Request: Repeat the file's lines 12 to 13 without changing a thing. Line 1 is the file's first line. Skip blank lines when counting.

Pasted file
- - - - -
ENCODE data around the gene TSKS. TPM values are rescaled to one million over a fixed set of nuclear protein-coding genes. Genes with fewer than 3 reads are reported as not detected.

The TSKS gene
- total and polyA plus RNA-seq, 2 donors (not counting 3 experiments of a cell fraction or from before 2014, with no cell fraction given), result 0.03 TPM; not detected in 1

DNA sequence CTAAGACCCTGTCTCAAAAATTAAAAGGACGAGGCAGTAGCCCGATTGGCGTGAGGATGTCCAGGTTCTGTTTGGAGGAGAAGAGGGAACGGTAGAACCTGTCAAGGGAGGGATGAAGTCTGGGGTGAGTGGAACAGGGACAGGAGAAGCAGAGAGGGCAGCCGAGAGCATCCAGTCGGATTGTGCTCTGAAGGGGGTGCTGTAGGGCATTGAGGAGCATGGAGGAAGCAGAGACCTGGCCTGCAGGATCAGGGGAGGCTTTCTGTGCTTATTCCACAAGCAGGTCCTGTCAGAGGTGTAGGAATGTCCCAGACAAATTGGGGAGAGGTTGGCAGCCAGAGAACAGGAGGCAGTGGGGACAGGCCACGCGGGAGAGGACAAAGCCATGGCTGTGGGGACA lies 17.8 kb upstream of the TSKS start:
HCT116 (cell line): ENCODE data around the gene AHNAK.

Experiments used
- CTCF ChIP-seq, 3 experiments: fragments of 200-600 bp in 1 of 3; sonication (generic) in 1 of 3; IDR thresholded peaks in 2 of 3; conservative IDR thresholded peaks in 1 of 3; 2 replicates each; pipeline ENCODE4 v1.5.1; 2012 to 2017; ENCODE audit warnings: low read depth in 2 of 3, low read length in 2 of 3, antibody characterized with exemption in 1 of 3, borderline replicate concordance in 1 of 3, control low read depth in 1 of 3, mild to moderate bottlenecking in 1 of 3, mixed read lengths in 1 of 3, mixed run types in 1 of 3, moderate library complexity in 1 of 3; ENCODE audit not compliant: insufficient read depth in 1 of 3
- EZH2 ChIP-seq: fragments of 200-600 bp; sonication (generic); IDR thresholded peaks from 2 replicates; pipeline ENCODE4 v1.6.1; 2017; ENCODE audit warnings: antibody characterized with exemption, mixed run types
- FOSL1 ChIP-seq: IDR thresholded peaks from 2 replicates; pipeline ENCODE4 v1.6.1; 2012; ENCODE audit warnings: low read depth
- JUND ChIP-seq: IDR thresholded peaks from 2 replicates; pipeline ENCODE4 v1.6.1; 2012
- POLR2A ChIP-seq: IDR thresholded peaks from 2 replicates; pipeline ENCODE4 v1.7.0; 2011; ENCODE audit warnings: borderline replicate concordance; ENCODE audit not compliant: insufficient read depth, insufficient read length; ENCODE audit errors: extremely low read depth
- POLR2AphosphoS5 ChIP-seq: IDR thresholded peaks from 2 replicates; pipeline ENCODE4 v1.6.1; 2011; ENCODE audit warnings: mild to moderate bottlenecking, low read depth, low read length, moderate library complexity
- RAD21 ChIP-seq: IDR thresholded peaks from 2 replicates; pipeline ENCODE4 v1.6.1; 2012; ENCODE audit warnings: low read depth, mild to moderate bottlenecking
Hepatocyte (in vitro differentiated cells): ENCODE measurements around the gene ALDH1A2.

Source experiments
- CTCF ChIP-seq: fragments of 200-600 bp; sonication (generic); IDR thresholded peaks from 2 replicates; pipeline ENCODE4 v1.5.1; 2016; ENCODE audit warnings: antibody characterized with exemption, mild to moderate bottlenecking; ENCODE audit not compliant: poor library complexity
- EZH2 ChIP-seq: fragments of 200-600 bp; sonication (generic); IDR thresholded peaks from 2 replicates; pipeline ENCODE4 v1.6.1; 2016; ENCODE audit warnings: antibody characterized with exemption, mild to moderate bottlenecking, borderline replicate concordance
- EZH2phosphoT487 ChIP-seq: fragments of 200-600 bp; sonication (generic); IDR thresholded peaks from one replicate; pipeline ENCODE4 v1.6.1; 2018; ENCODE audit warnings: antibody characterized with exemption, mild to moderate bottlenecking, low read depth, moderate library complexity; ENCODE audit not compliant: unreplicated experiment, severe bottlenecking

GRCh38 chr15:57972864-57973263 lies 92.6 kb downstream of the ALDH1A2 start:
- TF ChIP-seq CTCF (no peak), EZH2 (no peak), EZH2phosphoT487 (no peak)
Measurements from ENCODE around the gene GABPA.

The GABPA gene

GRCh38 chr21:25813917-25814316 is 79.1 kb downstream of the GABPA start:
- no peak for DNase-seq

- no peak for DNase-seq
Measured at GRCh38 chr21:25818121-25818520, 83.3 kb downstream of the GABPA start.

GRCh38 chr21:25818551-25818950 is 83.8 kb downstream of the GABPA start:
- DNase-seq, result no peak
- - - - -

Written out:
- POLR2AphosphoS5 ChIP-seq: IDR thresholded peaks from 2 replicates; pipeline ENCODE4 v1.6.1; 2011; ENCODE audit warnings: mild to moderate bottlenecking, low read depth, low read length, moderate library complexity
- RAD21 ChIP-seq: IDR thresholded peaks from 2 replicates; pipeline ENCODE4 v1.6.1; 2012; ENCODE audit warnings: low read depth, mild to moderate bottlenecking